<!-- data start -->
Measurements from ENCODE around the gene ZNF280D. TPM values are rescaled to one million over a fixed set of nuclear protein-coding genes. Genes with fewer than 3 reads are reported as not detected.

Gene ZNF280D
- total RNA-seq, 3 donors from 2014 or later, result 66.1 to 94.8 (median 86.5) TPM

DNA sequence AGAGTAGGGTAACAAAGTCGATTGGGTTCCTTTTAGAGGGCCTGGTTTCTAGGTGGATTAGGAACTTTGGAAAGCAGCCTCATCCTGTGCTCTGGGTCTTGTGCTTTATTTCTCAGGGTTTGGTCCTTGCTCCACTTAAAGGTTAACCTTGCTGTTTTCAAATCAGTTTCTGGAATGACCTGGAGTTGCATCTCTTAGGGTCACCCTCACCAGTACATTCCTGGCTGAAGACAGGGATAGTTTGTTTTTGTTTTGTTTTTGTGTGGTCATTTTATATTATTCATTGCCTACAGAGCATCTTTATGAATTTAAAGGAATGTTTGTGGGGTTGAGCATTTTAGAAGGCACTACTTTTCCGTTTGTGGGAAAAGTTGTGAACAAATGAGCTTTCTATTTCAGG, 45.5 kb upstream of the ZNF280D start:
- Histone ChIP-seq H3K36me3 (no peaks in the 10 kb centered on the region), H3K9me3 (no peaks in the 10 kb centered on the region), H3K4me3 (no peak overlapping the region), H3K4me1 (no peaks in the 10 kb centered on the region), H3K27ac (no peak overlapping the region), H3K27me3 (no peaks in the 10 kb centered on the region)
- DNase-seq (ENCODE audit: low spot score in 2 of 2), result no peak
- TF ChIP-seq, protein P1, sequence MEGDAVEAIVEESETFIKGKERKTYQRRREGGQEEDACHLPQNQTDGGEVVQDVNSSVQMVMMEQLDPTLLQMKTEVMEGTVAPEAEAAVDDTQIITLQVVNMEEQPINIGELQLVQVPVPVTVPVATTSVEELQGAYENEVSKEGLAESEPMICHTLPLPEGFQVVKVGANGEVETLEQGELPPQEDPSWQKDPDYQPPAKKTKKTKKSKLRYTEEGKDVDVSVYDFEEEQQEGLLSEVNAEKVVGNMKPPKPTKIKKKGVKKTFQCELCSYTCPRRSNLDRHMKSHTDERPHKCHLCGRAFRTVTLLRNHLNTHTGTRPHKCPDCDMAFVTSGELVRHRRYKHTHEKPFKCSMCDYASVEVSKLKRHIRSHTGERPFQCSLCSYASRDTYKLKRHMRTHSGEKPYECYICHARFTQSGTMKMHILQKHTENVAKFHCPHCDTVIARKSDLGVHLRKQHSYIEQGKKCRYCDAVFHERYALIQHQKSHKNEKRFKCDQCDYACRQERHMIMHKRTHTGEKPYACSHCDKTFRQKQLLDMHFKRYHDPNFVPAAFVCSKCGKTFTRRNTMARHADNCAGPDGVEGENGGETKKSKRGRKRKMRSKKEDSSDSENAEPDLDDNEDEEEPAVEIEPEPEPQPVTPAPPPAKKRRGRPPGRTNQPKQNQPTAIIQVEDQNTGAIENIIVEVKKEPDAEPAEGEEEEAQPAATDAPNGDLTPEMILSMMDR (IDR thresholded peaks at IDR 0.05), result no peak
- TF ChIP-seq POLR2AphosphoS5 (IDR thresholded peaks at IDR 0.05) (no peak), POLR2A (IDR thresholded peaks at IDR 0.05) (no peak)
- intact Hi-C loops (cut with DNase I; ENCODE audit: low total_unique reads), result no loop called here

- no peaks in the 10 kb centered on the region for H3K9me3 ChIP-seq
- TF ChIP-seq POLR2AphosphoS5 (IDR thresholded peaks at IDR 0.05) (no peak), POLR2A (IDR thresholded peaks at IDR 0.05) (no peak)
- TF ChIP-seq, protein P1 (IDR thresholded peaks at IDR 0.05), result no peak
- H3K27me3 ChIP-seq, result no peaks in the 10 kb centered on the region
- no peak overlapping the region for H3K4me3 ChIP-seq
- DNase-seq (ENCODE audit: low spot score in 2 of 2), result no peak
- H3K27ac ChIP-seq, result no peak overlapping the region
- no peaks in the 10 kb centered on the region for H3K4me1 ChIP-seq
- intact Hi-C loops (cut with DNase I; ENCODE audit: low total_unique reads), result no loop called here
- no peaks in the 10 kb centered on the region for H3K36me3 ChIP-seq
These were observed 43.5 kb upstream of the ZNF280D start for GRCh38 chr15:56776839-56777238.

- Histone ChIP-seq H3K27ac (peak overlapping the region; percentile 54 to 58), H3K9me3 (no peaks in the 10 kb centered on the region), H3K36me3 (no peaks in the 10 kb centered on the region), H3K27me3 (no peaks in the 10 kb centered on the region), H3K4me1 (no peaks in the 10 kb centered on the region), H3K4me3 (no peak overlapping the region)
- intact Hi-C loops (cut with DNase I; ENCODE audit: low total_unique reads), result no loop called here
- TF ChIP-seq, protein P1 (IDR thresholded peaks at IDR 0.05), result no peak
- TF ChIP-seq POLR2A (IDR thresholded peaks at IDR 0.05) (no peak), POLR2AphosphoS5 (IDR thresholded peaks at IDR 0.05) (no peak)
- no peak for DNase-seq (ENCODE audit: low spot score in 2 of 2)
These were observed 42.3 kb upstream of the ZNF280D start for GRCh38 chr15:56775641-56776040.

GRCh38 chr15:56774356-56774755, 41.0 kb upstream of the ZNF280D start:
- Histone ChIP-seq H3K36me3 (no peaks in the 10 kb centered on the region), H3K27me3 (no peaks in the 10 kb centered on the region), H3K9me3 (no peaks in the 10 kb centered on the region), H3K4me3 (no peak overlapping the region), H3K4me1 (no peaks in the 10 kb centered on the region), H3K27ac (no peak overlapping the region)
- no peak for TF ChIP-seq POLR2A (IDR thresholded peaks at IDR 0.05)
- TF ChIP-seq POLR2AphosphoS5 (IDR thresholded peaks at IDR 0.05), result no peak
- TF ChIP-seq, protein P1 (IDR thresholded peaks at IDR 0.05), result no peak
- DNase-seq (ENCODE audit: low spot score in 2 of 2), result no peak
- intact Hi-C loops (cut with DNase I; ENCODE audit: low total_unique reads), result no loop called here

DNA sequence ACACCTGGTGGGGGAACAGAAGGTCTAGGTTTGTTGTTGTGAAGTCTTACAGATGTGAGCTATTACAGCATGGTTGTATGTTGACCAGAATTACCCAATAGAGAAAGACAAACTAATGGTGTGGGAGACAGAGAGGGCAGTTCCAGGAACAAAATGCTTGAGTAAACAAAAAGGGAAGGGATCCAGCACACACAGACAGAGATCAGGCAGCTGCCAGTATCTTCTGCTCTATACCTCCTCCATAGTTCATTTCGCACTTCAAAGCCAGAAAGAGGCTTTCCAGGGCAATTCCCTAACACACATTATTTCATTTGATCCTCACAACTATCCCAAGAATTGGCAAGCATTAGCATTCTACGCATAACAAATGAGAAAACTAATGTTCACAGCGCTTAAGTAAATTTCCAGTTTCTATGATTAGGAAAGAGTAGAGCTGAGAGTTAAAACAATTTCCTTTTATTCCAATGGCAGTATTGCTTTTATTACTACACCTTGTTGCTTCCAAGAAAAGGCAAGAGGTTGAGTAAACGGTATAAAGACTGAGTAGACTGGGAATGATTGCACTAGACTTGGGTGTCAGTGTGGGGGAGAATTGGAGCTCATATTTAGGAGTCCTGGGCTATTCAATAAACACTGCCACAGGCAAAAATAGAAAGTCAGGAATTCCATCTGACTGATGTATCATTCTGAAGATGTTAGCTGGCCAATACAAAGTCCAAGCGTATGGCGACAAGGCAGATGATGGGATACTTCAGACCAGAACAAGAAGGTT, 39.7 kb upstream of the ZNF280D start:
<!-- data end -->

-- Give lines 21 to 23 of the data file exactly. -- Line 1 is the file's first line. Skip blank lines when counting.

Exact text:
- Histone ChIP-seq H3K27ac (peak overlapping the region; percentile 54 to 58), H3K9me3 (no peaks in the 10 kb centered on the region), H3K36me3 (no peaks in the 10 kb centered on the region), H3K27me3 (no peaks in the 10 kb centered on the region), H3K4me1 (no peaks in the 10 kb centered on the region), H3K4me3 (no peak overlapping the region)
- intact Hi-C loops (cut with DNase I; ENCODE audit: low total_unique reads), result no loop called here
- TF ChIP-seq, protein P1 (IDR thresholded peaks at IDR 0.05), result no peak